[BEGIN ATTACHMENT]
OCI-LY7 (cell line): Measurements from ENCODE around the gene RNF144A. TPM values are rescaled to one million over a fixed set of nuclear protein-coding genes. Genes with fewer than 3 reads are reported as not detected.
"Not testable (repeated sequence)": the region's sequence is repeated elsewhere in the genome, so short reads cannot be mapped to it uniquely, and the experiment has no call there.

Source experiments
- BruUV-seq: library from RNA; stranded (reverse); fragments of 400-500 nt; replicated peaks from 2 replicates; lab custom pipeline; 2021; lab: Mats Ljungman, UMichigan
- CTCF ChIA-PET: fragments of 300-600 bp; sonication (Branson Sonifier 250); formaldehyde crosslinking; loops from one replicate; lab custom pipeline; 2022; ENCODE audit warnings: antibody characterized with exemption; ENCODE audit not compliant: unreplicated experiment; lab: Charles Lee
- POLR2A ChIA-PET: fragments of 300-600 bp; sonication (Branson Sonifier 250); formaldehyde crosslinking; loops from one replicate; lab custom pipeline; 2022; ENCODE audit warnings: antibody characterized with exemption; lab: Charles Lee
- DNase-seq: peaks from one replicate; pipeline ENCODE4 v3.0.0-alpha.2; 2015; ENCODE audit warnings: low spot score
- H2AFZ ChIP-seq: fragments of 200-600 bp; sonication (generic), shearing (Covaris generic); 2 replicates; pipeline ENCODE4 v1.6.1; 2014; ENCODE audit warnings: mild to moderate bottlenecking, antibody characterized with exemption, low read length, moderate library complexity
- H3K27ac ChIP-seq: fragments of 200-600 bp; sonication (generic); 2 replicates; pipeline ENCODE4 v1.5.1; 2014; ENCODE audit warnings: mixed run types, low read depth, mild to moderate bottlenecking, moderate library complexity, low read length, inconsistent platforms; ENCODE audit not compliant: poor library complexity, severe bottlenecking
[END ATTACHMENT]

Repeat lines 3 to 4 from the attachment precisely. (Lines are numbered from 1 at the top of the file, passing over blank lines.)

Source experiments
- BruUV-seq: library from RNA; stranded (reverse); fragments of 400-500 nt; replicated peaks from 2 replicates; lab custom pipeline; 2021; lab: Mats Ljungman, UMichigan